Workshop: Distribution shifts: connecting methods and applications (DistShift)

Newer is not always better: Rethinking transferability metrics, their peculiarities, stability and performance

Shibal Ibrahim · Natalia Ponomareva · Rahul Mazumder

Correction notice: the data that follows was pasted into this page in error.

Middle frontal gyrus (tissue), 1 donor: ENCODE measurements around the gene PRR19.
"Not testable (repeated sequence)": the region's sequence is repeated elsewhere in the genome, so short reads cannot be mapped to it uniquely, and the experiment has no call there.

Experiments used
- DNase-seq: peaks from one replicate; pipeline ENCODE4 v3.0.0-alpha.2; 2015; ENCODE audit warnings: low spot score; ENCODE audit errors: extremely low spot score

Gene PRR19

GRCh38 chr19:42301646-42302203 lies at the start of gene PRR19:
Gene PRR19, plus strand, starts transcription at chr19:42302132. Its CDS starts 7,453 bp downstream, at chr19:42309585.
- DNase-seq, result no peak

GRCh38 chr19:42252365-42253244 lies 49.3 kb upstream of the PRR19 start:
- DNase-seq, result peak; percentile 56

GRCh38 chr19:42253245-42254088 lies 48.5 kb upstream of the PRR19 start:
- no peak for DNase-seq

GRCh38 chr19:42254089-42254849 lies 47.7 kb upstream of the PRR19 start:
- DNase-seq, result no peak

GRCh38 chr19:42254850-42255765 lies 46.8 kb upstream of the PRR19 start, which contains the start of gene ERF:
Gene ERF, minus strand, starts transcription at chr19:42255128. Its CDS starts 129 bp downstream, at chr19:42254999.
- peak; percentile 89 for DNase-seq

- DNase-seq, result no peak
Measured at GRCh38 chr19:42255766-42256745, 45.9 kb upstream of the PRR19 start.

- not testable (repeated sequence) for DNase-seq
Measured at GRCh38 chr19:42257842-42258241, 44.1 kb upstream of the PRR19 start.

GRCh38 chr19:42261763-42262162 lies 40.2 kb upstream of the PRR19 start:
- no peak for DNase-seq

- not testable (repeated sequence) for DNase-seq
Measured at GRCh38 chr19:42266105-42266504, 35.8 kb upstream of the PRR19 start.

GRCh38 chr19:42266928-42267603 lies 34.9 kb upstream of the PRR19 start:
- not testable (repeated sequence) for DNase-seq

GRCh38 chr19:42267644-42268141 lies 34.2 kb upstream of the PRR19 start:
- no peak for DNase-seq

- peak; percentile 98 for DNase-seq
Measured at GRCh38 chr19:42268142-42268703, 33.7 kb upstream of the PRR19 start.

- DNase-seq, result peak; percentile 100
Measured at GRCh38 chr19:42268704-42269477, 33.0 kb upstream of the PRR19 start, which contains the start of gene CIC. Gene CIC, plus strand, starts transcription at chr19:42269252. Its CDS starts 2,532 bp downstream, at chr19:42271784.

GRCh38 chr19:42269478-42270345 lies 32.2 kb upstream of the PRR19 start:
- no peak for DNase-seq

Fine-tuning of large pre-trained image and language models on small customized datasets has become increasingly popular for improved prediction and efficient use of limited resources. Fine-tuning requires identification of best models to transfer-learn from and quantifying transferability prevents expensive re-training on all of the candidate models/tasks pairs. In this paper, we show that the statistical problems with covariance estimation drive the poor performance of H-score [1] — a common baseline for newer metrics — and propose shrinkage-based estimator. This results in up to 80% absolute gain in H-score correlation performance, making it competitive with the state-of-the-art LogME measure by [26]. Our shrinkage-based H-score is 3−55 times faster than LogME. Additionally, we look into a less common setting of target (as opposed to source) task selection. We highlight previously overlooked problems in such settings with different number of labels, class-imbalance ratios etc. for some recent metrics e.g., NCE [24], LEEP [18] that misrepresented them as leading measures. We propose a correction and recommend measuring correlation performance against relative accuracy in such settings. We support our findings with ~65,000 (fine-tuning trials) experiments.

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